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Golar’s FLNG vessel obtains final approval to operate in Cameroon waters

Golar's floating liquefied natural gas (FLNG) vessel has secured final approval by the Gas Convention for its installation and operation in Cameroon waters, offshore from Kribi.

Société Nationale des Hydrocarbures (SNH), Cameroon's state-owned oil and gas company, Perenco Cameroon, Golar have performed a binding Gas Convention with the Republic of Cameroon, which will govern the GoFLNG vessel's operation.

Already agreed between Golar and Perenco, the binding tolling agreement is expected to be formally approved by SNH, the 25% upstream partner.

The latest agreement will enable Golar to drawdown up to $700m from the facility to finance the ongoing conversion cost for the GoFLNG facility Hilli.

Under the agreement, Golar will provide liquefaction, storage, and offloading services to SNH and Perenco.

For the past two years, the companies have been developing a floating liquefied natural gas (FLNG) export project near the Cameroon shore using Golar's floating liquefaction technology (GoFLNG).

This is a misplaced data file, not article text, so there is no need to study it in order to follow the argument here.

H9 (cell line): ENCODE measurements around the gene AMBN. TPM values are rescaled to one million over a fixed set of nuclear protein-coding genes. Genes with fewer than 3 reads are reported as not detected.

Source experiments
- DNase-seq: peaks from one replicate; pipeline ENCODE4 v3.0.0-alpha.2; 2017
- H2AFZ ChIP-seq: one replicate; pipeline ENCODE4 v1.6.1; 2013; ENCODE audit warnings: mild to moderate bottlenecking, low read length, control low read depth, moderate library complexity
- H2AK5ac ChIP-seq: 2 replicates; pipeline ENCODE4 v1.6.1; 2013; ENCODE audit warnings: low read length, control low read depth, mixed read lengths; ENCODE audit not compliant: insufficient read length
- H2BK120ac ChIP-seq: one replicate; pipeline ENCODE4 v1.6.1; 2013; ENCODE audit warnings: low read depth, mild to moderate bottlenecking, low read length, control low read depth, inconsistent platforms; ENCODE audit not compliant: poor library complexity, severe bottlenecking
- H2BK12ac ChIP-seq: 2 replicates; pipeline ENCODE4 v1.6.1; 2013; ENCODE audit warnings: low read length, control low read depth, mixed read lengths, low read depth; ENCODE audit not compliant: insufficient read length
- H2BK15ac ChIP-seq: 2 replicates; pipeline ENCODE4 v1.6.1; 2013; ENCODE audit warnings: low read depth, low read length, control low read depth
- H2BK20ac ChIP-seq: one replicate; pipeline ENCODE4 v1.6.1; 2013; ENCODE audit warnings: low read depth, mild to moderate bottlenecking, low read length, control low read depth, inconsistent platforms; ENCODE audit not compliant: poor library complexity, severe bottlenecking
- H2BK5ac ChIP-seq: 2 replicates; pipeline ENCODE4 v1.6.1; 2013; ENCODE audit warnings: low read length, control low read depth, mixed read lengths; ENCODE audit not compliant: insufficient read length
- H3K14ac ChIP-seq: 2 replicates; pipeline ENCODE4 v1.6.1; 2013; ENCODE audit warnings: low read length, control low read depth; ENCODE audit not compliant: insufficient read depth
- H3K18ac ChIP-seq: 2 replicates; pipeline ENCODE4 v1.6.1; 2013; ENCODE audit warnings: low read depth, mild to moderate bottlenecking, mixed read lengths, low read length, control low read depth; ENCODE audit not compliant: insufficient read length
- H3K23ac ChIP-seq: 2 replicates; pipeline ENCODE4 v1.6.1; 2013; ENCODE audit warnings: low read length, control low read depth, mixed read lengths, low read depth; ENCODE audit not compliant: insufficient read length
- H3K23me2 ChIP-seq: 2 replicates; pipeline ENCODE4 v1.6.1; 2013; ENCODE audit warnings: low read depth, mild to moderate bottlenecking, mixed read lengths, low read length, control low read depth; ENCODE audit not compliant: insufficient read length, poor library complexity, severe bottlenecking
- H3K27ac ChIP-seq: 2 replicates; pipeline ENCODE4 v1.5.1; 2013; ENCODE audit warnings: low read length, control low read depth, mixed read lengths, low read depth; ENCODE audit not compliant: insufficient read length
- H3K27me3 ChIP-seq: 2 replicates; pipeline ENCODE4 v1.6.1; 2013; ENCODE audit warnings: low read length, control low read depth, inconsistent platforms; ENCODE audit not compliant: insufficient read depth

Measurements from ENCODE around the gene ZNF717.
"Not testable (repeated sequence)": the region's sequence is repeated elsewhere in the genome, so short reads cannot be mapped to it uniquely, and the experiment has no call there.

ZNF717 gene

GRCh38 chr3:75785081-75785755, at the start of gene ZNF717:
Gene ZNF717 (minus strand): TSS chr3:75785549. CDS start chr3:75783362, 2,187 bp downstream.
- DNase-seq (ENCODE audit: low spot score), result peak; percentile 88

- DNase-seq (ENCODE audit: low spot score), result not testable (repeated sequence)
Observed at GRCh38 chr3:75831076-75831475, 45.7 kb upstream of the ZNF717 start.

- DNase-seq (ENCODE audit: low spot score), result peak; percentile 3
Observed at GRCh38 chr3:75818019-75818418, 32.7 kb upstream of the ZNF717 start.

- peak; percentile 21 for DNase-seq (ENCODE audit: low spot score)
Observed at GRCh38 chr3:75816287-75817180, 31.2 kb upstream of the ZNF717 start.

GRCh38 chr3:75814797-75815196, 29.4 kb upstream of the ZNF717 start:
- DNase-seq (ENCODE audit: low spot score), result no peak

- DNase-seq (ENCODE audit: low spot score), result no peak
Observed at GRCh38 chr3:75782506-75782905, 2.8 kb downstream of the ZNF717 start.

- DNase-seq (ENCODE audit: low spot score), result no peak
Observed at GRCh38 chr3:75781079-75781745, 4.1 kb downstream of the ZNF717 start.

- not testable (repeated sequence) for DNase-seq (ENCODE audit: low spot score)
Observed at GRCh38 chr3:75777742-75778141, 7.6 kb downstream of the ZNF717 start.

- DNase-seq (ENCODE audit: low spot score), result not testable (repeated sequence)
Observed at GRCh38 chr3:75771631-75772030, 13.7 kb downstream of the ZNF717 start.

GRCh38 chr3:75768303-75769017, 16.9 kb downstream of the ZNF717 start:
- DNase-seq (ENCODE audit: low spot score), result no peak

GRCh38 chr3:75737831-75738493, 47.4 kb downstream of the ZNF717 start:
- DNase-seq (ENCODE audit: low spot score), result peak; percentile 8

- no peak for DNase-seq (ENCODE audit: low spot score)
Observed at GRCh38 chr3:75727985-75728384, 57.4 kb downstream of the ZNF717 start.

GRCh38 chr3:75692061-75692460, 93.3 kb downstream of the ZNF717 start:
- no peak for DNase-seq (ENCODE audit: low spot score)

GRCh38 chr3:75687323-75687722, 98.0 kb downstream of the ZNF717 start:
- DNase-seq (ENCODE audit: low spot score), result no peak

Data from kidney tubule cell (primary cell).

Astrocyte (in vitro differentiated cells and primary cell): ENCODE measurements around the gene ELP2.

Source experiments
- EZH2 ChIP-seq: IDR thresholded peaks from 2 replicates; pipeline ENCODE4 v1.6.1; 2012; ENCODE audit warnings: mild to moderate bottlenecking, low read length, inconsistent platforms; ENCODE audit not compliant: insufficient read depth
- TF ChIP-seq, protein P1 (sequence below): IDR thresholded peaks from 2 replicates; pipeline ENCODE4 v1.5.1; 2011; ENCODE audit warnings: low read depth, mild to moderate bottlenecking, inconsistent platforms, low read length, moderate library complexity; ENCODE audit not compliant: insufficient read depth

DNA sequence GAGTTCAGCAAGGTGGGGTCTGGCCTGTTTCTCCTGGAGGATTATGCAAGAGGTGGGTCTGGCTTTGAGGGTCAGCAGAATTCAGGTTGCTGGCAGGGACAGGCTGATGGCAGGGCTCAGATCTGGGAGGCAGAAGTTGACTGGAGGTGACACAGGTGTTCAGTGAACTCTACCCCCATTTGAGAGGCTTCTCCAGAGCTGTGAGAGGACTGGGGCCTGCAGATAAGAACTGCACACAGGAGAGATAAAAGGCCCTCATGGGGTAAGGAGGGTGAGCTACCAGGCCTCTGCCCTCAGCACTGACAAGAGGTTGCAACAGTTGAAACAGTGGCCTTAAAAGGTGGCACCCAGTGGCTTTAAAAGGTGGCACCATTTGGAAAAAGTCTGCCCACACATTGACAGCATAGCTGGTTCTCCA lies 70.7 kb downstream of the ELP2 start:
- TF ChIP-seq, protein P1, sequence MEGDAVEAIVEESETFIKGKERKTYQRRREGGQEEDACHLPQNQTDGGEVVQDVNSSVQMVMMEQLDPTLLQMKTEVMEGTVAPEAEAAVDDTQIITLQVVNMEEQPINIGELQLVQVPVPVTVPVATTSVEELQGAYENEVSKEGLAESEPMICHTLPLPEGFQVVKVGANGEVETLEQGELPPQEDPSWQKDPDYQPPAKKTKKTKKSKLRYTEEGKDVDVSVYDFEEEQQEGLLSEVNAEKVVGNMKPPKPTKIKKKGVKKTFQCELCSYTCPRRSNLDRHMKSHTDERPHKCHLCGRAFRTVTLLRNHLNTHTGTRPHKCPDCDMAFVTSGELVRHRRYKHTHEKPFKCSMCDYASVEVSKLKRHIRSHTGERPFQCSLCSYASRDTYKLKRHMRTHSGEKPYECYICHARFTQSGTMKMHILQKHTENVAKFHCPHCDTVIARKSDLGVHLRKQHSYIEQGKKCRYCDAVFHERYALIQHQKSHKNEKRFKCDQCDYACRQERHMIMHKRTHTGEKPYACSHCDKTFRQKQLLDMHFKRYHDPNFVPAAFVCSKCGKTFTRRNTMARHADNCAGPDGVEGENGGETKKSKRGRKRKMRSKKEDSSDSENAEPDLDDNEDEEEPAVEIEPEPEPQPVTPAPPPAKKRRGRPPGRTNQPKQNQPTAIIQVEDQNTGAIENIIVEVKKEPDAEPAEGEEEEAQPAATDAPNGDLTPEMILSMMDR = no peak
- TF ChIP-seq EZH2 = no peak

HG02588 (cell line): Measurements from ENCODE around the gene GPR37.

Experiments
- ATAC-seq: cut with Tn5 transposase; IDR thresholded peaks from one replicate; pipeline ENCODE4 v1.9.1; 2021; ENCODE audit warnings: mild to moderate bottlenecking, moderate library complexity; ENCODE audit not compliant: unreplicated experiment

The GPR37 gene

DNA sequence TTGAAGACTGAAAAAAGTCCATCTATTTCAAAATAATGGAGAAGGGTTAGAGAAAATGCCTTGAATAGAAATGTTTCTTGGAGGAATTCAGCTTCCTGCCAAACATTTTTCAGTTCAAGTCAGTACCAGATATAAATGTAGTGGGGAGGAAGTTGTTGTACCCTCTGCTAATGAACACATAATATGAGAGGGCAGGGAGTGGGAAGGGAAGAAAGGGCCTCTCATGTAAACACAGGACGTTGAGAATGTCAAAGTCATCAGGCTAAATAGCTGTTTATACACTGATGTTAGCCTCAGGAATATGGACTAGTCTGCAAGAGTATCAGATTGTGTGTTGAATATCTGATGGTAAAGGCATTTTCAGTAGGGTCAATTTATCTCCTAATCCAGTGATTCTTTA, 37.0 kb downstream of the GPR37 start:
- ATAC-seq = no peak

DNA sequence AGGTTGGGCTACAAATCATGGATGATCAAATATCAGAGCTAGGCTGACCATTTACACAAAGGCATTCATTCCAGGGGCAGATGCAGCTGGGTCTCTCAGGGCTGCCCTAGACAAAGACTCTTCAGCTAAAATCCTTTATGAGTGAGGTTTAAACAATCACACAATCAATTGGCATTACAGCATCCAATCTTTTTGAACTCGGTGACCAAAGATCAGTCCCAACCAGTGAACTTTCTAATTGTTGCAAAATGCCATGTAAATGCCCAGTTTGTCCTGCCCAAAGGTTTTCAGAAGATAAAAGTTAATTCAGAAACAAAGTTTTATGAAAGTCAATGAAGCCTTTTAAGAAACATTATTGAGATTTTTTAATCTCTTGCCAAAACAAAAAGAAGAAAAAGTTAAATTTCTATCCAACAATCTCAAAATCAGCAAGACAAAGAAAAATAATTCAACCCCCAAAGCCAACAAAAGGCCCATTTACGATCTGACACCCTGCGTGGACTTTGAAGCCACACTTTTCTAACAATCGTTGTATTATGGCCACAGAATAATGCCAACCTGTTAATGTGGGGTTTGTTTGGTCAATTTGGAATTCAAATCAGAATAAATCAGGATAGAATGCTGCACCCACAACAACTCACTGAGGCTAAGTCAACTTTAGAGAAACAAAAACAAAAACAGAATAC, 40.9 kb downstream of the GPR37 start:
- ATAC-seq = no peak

The project is based on the allocation of 500Bcf of natural gas reserves from offshore Kribi fields, which will be exported to markets worldwide through Hilli.

"Golar's GoFLNG business model reduces the resource holder's capex and project execution risk, advance their cash-flow and is flexible enough to develop smaller reserves."

At present, the vessel is under construction at Keppel Shipyard in Singapore.

To be produced at a rate of 1.2 million tonnes of LNG a year, the allocated reserves will represent around 50% of the vessel's nameplate production capacity.

Production is slated for commencement in the second quarter of 2017.

Golar CEO Gary Smith said: "We consider ourselves very fortunate to be developing our first FLNG project in a very professional partnership with Perenco and SNH who have provided a solid foundation to this ground breaking project.

"Golar's GoFLNG business model reduces the resource holder's capex and project execution risk, advance their cash-flow and is flexible enough to develop smaller reserves."

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